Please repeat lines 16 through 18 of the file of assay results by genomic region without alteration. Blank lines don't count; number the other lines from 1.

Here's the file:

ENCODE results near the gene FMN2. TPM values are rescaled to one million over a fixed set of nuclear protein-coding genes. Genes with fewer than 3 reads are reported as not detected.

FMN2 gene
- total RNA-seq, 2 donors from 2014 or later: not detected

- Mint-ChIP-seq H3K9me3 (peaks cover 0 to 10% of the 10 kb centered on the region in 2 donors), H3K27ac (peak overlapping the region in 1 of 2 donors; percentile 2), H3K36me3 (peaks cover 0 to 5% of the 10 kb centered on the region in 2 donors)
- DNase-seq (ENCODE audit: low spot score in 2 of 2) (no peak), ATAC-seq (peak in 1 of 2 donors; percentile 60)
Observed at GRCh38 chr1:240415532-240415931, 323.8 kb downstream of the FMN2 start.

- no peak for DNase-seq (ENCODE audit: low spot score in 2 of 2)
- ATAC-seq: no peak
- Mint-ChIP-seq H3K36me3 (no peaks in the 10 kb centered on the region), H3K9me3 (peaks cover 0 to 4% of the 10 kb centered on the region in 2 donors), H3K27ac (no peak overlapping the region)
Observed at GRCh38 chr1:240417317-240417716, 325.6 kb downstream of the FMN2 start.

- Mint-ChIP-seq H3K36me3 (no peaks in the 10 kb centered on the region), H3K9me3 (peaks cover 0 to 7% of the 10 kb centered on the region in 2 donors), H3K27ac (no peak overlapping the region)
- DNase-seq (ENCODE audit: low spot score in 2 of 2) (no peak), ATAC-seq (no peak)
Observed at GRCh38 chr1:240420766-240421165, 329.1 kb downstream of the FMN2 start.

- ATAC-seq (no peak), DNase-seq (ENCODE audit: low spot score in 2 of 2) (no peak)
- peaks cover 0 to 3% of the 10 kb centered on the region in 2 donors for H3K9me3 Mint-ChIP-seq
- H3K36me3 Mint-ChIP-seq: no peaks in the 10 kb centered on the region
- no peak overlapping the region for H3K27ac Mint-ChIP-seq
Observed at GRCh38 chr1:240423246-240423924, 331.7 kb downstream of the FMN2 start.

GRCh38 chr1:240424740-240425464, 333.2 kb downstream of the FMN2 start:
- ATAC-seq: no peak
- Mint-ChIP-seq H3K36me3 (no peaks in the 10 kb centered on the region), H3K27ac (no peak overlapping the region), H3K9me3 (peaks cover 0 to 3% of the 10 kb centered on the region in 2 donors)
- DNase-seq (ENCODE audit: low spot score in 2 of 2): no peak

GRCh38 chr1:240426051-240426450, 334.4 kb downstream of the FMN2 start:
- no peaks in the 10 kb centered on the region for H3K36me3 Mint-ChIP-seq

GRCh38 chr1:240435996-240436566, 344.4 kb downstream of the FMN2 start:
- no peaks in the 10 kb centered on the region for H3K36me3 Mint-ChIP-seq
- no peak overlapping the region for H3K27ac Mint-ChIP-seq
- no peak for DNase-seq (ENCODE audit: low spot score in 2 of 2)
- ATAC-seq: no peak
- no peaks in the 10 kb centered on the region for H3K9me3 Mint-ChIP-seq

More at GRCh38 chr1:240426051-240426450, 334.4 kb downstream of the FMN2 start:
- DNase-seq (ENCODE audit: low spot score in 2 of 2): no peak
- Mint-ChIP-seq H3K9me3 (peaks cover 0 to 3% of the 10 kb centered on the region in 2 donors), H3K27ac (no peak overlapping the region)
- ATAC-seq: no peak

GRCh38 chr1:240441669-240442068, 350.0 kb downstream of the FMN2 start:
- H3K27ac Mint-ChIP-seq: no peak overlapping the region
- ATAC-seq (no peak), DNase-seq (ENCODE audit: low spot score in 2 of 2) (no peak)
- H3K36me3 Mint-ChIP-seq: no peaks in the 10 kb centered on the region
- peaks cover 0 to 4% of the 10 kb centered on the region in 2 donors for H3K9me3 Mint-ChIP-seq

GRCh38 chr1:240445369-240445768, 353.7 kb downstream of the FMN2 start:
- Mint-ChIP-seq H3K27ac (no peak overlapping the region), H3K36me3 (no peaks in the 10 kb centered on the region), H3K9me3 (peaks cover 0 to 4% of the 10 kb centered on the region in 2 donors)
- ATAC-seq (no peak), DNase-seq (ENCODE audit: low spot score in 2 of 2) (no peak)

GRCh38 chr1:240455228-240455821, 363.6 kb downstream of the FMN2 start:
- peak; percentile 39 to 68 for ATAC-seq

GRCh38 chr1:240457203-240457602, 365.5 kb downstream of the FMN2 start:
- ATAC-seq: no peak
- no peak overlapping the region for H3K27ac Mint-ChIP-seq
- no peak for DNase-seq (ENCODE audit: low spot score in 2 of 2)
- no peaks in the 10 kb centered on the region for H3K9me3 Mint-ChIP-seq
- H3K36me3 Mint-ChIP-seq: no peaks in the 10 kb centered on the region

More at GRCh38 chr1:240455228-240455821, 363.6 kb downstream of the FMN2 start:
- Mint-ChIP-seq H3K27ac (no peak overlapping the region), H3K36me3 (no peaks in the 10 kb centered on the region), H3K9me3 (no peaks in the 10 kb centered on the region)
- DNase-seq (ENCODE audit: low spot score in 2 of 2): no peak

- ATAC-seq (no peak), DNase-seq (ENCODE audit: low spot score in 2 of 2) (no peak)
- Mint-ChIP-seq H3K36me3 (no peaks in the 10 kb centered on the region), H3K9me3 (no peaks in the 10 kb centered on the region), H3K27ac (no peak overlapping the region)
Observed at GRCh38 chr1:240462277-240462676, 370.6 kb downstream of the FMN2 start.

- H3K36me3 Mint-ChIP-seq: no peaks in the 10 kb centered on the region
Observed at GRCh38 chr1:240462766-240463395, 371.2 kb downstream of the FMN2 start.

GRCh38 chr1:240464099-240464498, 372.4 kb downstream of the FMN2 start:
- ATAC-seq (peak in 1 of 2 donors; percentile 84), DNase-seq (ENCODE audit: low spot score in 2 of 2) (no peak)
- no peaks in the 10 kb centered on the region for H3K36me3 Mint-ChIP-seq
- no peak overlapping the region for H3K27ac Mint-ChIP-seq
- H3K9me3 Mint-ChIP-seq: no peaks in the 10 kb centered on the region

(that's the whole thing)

- H3K36me3 Mint-ChIP-seq: no peaks in the 10 kb centered on the region
- no peak overlapping the region for H3K27ac Mint-ChIP-seq
Observed at GRCh38 chr1:240423246-240423924, 331.7 kb downstream of the FMN2 start.